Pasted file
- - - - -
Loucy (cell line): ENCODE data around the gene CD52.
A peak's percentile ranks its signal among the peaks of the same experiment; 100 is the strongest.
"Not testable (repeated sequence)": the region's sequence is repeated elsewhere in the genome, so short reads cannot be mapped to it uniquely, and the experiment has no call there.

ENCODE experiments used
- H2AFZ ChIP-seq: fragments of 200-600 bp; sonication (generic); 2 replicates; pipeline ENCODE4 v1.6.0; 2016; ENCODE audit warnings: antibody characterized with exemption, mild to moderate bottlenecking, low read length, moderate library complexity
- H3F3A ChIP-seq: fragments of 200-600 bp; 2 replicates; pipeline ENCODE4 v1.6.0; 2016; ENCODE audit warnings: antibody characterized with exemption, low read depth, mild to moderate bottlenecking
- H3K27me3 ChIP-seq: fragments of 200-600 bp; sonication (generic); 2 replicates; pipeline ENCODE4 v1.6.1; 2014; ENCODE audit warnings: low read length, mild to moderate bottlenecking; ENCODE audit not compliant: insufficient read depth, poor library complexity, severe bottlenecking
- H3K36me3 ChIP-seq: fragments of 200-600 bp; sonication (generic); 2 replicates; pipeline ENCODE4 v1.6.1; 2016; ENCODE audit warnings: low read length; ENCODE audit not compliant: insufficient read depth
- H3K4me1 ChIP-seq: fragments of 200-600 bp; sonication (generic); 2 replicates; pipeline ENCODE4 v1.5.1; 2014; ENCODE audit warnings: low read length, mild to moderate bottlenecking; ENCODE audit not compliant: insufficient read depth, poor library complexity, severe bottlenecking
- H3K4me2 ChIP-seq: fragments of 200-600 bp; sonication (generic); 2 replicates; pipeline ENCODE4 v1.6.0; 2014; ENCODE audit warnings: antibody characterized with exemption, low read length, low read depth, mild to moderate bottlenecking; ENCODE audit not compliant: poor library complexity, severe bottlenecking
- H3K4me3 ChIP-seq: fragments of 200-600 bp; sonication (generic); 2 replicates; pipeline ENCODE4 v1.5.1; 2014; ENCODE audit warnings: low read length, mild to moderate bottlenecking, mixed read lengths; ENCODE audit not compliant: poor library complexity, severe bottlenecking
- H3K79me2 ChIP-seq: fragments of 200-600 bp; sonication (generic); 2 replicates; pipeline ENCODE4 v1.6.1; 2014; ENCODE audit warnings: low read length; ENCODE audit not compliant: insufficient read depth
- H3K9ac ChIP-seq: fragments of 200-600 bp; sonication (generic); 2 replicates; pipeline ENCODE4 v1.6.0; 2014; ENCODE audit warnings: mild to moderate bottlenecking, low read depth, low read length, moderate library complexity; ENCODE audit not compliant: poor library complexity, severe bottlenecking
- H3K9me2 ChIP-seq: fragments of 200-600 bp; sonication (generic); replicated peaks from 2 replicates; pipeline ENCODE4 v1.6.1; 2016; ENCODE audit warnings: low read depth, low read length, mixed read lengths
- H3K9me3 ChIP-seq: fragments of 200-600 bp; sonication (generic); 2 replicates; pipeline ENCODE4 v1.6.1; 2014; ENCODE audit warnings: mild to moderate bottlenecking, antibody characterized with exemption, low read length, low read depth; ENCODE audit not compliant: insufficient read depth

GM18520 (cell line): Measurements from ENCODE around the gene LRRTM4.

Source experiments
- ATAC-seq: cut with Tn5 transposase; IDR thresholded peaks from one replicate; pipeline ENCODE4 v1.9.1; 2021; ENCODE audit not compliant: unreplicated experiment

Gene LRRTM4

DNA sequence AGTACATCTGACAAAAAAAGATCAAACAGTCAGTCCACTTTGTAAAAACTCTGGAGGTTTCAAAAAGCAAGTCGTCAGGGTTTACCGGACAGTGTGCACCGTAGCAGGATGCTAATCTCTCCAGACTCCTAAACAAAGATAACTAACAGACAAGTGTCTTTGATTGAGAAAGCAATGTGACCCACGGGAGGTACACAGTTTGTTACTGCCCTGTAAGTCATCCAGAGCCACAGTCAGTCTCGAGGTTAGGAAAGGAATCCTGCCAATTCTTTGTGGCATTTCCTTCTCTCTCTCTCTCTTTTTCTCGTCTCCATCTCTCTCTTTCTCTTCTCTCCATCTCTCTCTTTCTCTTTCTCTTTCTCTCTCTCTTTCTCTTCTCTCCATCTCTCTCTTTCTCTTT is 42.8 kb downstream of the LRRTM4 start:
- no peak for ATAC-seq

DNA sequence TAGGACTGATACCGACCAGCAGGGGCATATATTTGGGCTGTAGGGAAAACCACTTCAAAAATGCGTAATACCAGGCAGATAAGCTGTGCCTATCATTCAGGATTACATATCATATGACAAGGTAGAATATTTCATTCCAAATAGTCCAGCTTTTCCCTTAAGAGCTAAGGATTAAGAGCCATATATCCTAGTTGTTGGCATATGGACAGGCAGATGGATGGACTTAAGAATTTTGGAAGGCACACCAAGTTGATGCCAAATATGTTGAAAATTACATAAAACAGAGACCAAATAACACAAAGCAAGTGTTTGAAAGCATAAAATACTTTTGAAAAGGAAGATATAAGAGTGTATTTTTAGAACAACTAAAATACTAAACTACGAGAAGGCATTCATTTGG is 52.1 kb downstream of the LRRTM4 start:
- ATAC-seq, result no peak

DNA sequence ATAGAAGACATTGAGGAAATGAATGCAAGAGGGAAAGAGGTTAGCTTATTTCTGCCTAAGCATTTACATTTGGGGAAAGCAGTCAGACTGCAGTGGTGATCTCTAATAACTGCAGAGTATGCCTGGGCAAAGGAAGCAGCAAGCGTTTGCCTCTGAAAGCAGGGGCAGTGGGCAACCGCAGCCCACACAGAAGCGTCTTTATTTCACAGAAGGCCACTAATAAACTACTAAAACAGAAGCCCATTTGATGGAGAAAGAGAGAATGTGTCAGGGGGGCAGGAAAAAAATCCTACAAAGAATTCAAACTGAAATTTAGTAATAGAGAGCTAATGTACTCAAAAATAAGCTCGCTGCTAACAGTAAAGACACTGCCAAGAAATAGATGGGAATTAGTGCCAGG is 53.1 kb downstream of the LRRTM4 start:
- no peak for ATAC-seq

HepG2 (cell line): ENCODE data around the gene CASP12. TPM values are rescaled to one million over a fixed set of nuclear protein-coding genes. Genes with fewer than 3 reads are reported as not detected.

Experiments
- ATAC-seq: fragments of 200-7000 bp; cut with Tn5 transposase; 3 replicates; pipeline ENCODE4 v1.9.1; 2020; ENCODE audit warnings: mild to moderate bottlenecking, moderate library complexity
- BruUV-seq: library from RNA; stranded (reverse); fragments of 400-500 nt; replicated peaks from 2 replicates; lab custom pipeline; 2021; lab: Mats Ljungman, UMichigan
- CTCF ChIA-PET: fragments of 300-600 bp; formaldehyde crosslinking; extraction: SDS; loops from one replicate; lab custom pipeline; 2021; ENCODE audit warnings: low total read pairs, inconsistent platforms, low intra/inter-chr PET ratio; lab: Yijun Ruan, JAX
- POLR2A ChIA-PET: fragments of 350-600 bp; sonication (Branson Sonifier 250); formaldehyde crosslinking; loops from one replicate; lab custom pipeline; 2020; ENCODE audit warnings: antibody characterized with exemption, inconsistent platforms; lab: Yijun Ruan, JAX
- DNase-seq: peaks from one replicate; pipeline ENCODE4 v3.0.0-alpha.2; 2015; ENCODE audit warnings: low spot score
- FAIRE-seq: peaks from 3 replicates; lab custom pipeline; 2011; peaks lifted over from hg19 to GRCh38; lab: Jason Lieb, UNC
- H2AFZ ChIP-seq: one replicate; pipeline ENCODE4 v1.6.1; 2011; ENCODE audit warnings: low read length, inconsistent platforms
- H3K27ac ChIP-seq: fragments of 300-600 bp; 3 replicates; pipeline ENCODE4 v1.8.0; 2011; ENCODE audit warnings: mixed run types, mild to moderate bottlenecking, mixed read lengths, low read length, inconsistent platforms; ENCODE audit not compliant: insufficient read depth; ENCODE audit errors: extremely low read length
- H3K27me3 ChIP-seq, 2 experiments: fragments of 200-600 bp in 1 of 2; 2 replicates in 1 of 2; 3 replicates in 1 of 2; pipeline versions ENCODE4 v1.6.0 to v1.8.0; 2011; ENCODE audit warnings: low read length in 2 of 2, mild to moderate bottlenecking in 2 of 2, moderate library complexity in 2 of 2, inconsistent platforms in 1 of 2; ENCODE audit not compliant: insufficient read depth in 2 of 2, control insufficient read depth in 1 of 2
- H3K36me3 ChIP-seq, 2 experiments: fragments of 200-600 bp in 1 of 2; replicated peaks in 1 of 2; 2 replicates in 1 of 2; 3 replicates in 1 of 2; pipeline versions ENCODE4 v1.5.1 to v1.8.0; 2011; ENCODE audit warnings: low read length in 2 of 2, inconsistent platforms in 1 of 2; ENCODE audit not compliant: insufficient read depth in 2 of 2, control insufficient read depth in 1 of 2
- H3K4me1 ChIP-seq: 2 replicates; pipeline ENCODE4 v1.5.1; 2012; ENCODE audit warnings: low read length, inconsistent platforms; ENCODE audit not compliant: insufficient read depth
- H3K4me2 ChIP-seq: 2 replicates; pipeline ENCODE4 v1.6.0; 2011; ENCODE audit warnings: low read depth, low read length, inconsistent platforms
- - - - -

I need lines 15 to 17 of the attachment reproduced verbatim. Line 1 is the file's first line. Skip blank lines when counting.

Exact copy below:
- H3K9me3 ChIP-seq: fragments of 200-600 bp; sonication (generic); 2 replicates; pipeline ENCODE4 v1.6.1; 2014; ENCODE audit warnings: mild to moderate bottlenecking, antibody characterized with exemption, low read length, low read depth; ENCODE audit not compliant: insufficient read depth

GM18520 (cell line): Measurements from ENCODE around the gene LRRTM4.

Source experiments